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Course profile

delhi Updated: Jun 13, 2011 17:08 IST
Shaswati Das
Shaswati Das
Hindustan Times
Highlight Story

English (honours) has been one of the most sought-after courses offered by the university. And, also one of the tougher courses.

What was earlier thought of as a course that revolved around reading basic texts, learning them cover to cover and reproducing them verbatim in the examinations, has changed dramatically to focus more on analysis, critical thinking, extensive reading and reference work.

With the curriculum being spread out over nine papers, across all three years, the course focuses now on papers like '20th Century Indian Writing', coupled with an interdisciplinary and a concurrent course, in the first year.

In the second year, other than basic literature courses, students have the option of choosing between 19th Century European Realism and Classical Literature, along with two concurrent courses.

The third year is largely more literature-intensive, with Romantic poets, Contemporary literature and literary theory papers dominating the curriculum.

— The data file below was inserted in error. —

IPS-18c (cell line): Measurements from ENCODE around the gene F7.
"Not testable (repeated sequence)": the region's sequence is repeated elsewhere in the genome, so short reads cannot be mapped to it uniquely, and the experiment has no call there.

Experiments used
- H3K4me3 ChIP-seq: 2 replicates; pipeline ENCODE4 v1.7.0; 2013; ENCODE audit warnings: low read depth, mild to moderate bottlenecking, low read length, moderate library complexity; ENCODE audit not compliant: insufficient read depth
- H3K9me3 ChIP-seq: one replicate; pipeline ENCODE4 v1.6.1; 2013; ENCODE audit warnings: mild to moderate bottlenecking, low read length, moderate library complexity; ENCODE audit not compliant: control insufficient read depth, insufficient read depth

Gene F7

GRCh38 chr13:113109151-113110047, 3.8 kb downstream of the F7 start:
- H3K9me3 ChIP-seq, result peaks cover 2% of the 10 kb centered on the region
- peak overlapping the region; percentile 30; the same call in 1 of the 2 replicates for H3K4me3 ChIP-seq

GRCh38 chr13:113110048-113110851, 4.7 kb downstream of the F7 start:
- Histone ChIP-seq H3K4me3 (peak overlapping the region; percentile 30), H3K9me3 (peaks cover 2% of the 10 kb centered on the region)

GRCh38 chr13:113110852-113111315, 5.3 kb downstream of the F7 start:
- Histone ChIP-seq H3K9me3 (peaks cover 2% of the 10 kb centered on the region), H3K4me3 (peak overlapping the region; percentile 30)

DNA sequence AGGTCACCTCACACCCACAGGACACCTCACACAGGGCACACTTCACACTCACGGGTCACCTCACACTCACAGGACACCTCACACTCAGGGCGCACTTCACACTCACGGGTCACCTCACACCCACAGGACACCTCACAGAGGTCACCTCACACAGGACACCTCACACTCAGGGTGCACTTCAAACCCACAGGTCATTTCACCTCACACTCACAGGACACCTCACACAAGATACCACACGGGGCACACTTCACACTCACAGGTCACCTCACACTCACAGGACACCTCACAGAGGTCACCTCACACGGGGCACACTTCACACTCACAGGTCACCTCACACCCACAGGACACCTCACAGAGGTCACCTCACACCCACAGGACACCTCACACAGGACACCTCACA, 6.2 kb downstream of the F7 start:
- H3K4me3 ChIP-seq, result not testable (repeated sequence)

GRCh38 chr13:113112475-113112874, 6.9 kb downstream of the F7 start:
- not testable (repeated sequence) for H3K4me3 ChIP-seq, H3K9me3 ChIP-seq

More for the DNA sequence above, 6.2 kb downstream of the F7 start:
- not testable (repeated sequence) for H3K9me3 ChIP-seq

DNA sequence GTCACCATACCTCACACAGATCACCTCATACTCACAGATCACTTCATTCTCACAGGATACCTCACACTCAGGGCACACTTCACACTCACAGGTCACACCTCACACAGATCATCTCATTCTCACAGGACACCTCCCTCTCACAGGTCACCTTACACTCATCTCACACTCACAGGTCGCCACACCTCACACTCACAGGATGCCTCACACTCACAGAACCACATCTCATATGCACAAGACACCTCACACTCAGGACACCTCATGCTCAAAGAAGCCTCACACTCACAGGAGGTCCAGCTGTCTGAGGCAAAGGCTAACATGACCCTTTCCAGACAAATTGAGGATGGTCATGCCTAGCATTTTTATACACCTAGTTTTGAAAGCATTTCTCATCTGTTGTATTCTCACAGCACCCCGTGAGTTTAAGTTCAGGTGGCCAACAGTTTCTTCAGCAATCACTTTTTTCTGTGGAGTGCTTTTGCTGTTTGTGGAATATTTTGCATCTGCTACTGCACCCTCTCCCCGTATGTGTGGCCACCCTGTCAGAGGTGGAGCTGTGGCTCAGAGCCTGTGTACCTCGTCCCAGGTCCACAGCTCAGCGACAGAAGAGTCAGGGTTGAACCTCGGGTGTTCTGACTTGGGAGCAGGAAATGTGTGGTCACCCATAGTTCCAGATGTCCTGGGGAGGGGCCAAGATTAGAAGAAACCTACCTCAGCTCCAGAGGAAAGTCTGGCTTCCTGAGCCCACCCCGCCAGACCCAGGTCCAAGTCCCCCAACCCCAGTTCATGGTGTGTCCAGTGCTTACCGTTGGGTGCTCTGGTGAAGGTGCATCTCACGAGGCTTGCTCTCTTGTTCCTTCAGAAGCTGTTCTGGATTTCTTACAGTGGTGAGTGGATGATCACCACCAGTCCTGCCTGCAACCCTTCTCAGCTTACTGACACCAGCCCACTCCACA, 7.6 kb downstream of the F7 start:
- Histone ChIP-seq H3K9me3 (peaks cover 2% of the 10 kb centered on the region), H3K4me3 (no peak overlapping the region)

Career prospects too leave students spoilt for choice. From pursuing a Master's and going further into the subject to ultimately taking up teaching, to mass communication courses, creative writing or taking the UPSC examinations - there is no dearth of career opportunities for a literature student.

Studentspeak
The course requires students to have an in-depth idea of not just the subject but the particular genre of writing as well.

"Shakespeare is an area that often leaves students confused. Most insist that English literature is about horizontal and vertical learning. If for example, a comedy, such as As You Like It is taught, then it is imperative for students to be familiar with other comedies by the Bard," says Remya Thoma, a second-year student of St. Stephen's College.

Teachers' space
"A student must have an aptitude for the subject and not opt for English after having lost out to competition in other streams. It's a very layered subject and students must take it up only if they enjoy it," said Swaroopa Mukherjee, associate professor of English, Hindu College.

"The subject opens up a lot of avenues for students in fields like media, publishing, civil services or higher research. The flexibility of the subject also makes a lot of students pursue it at a later stage in their lives," added Mukherjee.
(Shaswati Das)

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